St. Patrick’s Day Northern Lights

Went searching for the Aurora Borealis aka Northern Lights in central Minnesota. Fittingly this event occurred on St. Patrick’s Day on March 17, 2015. A bit of the green glow in the sky and even a green horseshoe…well sort of.

See the St. Patrick’s Day Northern Lights Gallery.

Aurora Borealis, Northern Lights, Sunrise River, Sunrise MN, Central Minnesota Northern Lights, Horseshoe Northern Lights,

The green horseshoe on the Sunrise River in central Minnesota.

The kp index is an indicator of the strength of a geomagnetic storm and it was hovering in the 8-9 range all day and into the hours after sun down. That’s a strong storm and in central Minnesota you need at least a 4 to pick up the aurora. I think 7 or more is ideal but even later in the evening when it dropped to 5 or 6 I was able to get some good shots courtesy of the camera.

You can read more about this storm at

Power Grid Aurora Borealis, Power Lines Northern Lights, Minnesota Aurora Borealis, Green Northern Lights Central Minnesota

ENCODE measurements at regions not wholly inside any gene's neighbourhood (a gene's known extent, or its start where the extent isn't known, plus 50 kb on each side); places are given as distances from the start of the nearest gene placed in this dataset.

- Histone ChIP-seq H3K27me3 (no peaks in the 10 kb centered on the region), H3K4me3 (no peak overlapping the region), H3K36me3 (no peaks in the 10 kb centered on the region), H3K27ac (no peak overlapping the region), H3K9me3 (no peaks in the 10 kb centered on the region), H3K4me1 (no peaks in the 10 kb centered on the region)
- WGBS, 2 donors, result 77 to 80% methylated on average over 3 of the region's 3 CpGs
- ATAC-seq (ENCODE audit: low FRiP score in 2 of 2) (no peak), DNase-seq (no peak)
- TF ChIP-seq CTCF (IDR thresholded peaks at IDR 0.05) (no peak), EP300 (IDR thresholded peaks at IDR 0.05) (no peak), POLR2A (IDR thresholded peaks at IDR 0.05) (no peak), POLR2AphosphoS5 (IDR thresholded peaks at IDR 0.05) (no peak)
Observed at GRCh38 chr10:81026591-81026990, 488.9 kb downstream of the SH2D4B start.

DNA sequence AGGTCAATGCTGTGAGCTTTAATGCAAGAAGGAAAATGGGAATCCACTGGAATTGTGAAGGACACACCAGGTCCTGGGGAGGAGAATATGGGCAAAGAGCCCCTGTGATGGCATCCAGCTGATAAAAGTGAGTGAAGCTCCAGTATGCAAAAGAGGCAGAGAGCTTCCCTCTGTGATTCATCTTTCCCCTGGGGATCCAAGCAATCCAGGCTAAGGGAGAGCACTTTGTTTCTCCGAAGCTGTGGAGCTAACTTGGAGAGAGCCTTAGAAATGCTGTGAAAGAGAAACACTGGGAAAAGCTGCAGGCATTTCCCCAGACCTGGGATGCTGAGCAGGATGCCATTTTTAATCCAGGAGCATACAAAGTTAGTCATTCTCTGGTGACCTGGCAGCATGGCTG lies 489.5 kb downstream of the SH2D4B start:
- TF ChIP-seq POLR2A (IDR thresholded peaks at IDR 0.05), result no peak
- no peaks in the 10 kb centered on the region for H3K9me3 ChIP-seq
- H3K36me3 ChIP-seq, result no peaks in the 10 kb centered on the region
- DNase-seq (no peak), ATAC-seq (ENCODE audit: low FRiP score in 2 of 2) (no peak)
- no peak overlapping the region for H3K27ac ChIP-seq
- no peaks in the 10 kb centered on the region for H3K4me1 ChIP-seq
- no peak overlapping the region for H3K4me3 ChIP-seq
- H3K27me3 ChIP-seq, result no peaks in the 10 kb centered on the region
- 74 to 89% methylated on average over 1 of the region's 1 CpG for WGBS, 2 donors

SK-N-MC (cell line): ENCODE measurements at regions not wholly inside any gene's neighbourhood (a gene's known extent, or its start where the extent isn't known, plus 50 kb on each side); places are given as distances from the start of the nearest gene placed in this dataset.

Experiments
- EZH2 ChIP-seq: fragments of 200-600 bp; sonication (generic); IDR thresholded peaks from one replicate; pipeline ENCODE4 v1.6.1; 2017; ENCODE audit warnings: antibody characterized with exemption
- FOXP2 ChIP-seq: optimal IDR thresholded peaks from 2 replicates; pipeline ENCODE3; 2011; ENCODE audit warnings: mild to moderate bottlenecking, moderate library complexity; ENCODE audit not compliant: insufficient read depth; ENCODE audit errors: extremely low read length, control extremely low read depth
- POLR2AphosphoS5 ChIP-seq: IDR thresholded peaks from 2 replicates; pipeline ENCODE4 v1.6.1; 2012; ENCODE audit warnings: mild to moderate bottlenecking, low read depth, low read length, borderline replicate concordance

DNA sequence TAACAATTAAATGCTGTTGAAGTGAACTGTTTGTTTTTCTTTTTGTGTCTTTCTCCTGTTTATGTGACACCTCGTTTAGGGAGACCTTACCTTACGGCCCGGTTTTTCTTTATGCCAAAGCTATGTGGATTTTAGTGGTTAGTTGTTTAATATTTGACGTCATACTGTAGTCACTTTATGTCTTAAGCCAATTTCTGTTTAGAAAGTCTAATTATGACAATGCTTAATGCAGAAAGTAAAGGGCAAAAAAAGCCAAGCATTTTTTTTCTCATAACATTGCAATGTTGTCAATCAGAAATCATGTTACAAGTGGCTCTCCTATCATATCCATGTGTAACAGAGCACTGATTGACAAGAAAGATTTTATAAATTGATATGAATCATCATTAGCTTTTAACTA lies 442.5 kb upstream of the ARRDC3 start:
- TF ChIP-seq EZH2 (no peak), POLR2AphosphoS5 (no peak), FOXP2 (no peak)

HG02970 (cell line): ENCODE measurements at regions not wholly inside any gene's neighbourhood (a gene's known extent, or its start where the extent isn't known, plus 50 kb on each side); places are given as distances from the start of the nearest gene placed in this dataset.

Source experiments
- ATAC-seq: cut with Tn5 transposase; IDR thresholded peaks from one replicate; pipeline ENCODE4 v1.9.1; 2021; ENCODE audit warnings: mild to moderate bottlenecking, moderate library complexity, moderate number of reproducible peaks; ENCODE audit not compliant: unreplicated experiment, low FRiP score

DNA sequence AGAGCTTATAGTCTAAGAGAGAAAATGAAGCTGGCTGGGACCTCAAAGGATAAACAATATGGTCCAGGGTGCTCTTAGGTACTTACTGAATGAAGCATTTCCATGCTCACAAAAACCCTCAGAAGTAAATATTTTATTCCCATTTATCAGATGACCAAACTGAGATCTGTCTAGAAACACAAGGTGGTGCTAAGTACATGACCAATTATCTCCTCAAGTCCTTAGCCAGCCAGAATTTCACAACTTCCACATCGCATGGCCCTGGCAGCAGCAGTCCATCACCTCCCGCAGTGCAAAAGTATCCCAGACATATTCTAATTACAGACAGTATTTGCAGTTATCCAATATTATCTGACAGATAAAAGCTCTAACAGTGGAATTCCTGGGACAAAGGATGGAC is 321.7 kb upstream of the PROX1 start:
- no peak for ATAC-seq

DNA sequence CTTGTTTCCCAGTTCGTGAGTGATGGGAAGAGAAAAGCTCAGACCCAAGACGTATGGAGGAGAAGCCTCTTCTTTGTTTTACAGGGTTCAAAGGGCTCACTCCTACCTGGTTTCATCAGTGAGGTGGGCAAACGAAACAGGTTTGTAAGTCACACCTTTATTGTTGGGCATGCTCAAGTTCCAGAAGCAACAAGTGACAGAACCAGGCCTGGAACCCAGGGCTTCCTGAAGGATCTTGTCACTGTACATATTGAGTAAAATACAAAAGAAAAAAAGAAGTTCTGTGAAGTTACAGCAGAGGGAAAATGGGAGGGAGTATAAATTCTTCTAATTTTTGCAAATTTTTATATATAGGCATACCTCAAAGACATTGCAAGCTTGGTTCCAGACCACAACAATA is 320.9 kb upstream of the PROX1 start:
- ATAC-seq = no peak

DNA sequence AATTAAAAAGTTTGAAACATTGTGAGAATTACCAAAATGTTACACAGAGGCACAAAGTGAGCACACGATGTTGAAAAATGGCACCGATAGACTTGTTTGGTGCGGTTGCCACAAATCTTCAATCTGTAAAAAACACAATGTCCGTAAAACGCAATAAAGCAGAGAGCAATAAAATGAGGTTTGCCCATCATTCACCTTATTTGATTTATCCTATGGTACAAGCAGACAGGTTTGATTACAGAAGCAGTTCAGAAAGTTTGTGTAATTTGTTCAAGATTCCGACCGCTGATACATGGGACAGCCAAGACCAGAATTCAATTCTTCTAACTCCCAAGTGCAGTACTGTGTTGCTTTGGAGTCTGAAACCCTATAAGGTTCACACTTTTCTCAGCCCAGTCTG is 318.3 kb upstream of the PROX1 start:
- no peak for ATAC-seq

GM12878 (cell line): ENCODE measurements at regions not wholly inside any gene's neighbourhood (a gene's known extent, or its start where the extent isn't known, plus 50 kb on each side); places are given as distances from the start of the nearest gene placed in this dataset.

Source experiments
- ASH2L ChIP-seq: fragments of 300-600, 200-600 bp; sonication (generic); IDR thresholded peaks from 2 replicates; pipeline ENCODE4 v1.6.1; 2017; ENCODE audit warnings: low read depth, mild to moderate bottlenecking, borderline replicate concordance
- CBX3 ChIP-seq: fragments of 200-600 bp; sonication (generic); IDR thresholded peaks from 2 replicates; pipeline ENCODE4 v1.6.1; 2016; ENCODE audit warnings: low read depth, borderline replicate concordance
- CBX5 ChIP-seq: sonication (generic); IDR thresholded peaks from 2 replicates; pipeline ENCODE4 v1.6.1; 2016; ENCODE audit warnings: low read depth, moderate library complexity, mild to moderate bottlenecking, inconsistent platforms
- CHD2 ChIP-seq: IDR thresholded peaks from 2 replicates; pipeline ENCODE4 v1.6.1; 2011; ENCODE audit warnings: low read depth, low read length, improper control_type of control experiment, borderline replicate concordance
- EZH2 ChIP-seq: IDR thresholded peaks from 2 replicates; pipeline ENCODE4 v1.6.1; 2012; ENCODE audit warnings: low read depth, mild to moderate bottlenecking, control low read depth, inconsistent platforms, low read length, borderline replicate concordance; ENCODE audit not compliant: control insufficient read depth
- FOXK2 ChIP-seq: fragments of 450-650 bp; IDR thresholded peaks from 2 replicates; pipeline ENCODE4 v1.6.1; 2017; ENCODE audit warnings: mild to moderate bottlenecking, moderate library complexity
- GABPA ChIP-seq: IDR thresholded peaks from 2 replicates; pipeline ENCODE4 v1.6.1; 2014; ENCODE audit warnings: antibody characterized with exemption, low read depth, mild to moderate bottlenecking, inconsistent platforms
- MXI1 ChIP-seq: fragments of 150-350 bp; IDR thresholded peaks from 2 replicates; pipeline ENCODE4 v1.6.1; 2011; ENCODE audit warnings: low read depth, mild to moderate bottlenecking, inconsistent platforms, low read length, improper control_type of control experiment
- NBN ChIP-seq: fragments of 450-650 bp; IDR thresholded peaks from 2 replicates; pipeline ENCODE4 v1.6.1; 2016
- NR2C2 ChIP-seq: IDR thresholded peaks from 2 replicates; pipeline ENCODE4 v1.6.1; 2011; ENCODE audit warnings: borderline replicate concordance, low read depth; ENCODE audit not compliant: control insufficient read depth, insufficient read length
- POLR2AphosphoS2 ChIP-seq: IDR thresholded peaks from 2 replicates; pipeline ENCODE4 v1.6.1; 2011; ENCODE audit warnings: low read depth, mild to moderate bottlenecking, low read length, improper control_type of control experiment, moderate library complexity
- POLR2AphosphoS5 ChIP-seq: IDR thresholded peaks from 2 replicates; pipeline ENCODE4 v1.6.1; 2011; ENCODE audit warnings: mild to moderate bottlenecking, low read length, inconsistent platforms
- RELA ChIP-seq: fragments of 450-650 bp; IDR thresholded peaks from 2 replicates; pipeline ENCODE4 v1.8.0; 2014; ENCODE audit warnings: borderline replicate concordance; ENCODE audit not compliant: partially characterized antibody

The power grid can be disrupted by strong geomagnetic storms.

When photographing the Northern Lights I approached it similar to shooting the Milky Way. Using long exposures at high iso. That way you can collect the faint parts of the aurora and since you’re likely in a dark area you can even get some foreground. If the aurora is really bright in your area it may be hard to get both the sky and ground exposed without light painting or bracketing exposures.

Phantom Lake Northern Lights, Phantom Lake Aurora Borealis, Western Wisconsin Northern Lights, Grantsburg WI, Phantom Lake at Night, Wisconsin Aurora Borealis

Phantom Lake Northern Lights

These were all shot wide open with either a 2.8 or 4.5 aperture. Ideally a 2.8 or faster would be best. ISO was shot between 1600 & 6400m. Most of the one’s I used were ISO 3200 or 6400 so it’s important to have good low light performance from your camera and good noise reduction software. Exposures were between 10 seconds and 30 seconds. The 10 to 15 second exposures were good for catching pillars of light dancing while longer exposures caught more color with less definition. You’ll need to adjust for the intensity of the display and your ambient light conditions if you venture out to catch them.

Here’s a site I like to get the latest aurora forecast from. It also has a concise primer on what you need to see the aurora and links to other sources. That’s one of many resources out there. Good luck!

St. Patrick’s Day Northern Lights Gallery

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